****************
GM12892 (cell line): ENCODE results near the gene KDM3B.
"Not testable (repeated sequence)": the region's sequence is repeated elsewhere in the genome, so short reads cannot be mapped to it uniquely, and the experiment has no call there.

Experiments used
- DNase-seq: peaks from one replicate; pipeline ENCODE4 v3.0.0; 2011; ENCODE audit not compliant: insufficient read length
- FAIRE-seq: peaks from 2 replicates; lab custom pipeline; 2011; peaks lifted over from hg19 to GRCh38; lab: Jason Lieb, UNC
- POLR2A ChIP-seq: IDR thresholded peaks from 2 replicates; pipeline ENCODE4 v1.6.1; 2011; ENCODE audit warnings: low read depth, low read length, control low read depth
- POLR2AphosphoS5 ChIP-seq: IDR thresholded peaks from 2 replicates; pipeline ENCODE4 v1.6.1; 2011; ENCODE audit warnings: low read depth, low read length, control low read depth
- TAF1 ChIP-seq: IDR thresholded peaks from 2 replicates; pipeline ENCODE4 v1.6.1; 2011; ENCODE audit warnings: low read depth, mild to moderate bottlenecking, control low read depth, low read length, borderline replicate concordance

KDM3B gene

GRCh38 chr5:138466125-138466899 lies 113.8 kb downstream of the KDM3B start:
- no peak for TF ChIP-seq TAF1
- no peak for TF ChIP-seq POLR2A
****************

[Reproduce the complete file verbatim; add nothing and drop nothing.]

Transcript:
GM12892 (cell line): ENCODE results near the gene KDM3B.
"Not testable (repeated sequence)": the region's sequence is repeated elsewhere in the genome, so short reads cannot be mapped to it uniquely, and the experiment has no call there.

Experiments used
- DNase-seq: peaks from one replicate; pipeline ENCODE4 v3.0.0; 2011; ENCODE audit not compliant: insufficient read length
- FAIRE-seq: peaks from 2 replicates; lab custom pipeline; 2011; peaks lifted over from hg19 to GRCh38; lab: Jason Lieb, UNC
- POLR2A ChIP-seq: IDR thresholded peaks from 2 replicates; pipeline ENCODE4 v1.6.1; 2011; ENCODE audit warnings: low read depth, low read length, control low read depth
- POLR2AphosphoS5 ChIP-seq: IDR thresholded peaks from 2 replicates; pipeline ENCODE4 v1.6.1; 2011; ENCODE audit warnings: low read depth, low read length, control low read depth
- TAF1 ChIP-seq: IDR thresholded peaks from 2 replicates; pipeline ENCODE4 v1.6.1; 2011; ENCODE audit warnings: low read depth, mild to moderate bottlenecking, control low read depth, low read length, borderline replicate concordance

KDM3B gene

GRCh38 chr5:138466125-138466899 lies 113.8 kb downstream of the KDM3B start:
- no peak for TF ChIP-seq TAF1
- no peak for TF ChIP-seq POLR2A